The site has cultural heritage value derived from its association with First Nations, the early settlement of Ottawa, and the role that it has played in the industrial history of the City as the site has redeveloped over time with various industries, including wood, pulp and paper, and hydro-electric power. There are a number of structures throughout the site, including the buildings on Albert Island and West Chaudière District and portions of the Booth Board Mill abutting the Ottawa River’s edge on East Chaudière District that are under investigation for adaptive re-use. Equally important are the historic streets and public spaces to be reintroduced as a reminder of the former public realm and human activity that has existed on this site for over a century. The site’s cultural heritage value is reflected in various physical attributes that will be designated as heritage resources under the Ontario Heritage Act to protect and honour the site’s cultural heritage value after redevelopment.
The City and Windmill Development Group have signed a Memorandum of Understanding, which identifies the resources to be designated as well as the development of a heritage interpretive plan to commemorate the site’s history. To ensure protection of heritage resources, appropriate adaptive re-use, and the suitable integration with new development, the following policies apply to Chaudière and Albert Islands.
- A heritage interpretive plan which will include, but not limited to, the historic themes of First Nations, early settlement, the wood industry, the fire of 1900 and subsequent reconstruction, the pulp and paper industry, labour history, and others that may emerge as a result of further study shall be developed and implemented.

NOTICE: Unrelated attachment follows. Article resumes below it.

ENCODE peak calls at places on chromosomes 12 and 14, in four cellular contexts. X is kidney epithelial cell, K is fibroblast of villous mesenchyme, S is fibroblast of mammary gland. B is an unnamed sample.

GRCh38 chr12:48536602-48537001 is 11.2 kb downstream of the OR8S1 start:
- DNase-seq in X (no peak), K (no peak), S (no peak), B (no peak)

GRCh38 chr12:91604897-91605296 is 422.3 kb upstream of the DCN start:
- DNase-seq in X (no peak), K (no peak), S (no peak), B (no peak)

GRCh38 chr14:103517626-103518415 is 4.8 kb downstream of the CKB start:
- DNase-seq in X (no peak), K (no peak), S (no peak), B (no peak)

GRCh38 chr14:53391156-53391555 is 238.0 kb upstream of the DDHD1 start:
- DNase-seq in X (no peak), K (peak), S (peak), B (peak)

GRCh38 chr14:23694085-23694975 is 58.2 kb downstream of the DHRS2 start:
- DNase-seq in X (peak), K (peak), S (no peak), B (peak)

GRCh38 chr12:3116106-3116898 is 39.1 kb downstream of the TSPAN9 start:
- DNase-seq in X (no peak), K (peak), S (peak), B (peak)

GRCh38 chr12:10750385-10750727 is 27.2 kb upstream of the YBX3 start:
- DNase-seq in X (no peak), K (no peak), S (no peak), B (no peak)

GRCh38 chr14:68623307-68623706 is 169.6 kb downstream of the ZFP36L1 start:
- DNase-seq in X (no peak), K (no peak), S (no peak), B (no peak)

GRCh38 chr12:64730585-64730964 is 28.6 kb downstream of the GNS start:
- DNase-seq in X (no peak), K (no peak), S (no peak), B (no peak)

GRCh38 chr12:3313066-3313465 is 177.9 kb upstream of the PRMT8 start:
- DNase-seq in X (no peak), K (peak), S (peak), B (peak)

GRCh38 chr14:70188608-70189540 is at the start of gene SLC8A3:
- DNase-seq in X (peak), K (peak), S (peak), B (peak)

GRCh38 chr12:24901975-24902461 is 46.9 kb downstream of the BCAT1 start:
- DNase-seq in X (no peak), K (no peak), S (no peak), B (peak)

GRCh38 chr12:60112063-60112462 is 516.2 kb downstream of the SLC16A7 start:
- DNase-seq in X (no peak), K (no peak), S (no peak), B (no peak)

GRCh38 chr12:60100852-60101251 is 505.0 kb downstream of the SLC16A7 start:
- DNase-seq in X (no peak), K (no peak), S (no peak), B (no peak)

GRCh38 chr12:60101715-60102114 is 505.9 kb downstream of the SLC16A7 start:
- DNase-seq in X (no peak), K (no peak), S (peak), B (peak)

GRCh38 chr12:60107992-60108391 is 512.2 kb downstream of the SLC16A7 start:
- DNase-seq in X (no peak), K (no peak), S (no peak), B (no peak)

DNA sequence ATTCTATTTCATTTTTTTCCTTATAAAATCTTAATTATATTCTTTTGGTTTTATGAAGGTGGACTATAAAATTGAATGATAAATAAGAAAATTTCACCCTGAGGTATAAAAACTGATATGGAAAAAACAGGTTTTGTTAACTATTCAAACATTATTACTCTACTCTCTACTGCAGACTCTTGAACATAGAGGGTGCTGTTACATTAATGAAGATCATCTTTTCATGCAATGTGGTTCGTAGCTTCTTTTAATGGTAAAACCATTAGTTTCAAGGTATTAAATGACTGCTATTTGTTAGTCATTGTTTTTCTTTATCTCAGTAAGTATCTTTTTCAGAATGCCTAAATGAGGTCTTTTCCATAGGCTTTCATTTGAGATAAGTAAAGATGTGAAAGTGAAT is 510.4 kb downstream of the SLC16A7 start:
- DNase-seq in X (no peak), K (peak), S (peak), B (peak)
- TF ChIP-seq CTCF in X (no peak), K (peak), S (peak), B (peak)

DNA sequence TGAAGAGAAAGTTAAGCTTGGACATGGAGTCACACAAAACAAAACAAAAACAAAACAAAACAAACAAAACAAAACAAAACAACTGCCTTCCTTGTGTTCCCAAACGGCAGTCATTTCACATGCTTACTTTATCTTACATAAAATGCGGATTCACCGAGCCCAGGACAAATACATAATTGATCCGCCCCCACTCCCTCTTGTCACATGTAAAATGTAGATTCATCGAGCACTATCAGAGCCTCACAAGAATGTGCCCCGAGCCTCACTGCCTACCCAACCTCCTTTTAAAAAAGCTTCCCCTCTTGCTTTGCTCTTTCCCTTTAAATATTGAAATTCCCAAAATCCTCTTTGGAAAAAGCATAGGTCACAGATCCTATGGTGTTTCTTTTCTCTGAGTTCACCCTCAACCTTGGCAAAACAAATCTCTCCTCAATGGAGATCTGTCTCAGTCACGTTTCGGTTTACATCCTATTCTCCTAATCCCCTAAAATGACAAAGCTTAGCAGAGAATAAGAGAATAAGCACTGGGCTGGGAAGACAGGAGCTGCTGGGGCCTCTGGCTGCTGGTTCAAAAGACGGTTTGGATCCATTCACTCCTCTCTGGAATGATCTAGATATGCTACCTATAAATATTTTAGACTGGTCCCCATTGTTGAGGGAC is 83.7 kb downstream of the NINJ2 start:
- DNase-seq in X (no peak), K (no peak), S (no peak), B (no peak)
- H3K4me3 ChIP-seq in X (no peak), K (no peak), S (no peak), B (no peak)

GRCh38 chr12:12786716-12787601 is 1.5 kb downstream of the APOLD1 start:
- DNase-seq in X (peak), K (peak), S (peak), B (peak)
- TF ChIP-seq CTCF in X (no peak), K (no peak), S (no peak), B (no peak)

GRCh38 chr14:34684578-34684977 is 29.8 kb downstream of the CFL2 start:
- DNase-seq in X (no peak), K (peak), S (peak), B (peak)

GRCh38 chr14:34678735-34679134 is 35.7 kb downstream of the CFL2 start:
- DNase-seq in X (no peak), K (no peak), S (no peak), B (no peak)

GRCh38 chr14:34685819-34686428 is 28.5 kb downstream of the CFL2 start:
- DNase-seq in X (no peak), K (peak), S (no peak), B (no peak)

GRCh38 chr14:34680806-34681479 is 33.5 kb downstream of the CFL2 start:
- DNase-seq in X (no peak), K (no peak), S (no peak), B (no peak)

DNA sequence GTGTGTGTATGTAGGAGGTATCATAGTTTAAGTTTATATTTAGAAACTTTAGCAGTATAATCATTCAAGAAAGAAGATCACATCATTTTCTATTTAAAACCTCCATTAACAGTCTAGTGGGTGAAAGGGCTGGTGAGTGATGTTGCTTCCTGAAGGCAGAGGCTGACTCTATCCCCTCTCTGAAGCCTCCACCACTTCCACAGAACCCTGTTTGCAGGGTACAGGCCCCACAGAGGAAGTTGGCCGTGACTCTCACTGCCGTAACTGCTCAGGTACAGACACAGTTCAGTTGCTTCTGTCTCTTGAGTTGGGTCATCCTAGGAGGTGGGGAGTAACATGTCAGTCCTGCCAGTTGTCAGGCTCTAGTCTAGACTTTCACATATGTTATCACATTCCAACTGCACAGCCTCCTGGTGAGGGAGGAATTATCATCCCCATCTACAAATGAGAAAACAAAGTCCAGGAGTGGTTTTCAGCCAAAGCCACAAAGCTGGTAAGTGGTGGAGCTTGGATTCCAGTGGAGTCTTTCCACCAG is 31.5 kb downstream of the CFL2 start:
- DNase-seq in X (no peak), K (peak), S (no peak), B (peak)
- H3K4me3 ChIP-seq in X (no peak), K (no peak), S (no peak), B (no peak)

- The City will initiate the designation of identified heritage resources as part of the multi-year plan for the site.
- The developer shall consult with City heritage staff on plans for the adaptive re-use of heritage resources to ensure that the cultural heritage value of these resources is protected.
- New streets are encouraged to be located in historical rights-of-way to establish the history and importance of the site.
- New additions or construction in the vicinity of a place of heritage significance shall be in harmony with the existing structure but also identifiable as a new building or structure.
- New additions or construction are to include high quality design elements and materials. The design of new buildings will include transitional elements and considerations to proportion, scale and rhythm in order to respond to the character and scale of existing heritage buildings.
- The Cultural Heritage Impact Statement (April 2014) for the Domtar Lands Redevelopment Project demonstrates how the development will respect the site’s cultural heritage values. This report will be a reference document for the review of Site Plan Control applications. [Amendment 143, OMB File #PL141340, November 18, 2015]
1.11.9 - Built Form and Building Design
The Islands are to a series of three districts comprised of buildings that are architecturally interesting, well proportioned, integrated with the heritage fabric, and that engage people in the public realm. Buildings are to have well defined street edges that frame the public realm and convey a sense of activity and liveliness, reinforcing the Islands as a pedestrian focused environment.
The tallest buildings within the three districts will generally be located on the western side of the West Chaudière District to respect the views from the Champlain Bridge of the Parliament buildings and the building rooftops along Confederation Boulevard. There will be limited high rise buildings on East Chaudière District and no high rises within the Albert Island District. The remainder of the site will provide for variety of building heights in the low and medium profile range and are to be located to create a unique and eclectic urban environment reflective of the building profile characteristic for this historical industrial site. The development concept plans shown on Annex 1 set out the general location of where buildings of different profiles shall be located to respect the principles of view protection and integration of new development with the heritage fabric to be retained. The maximum building profiles permitted on the islands are shown on Map 5.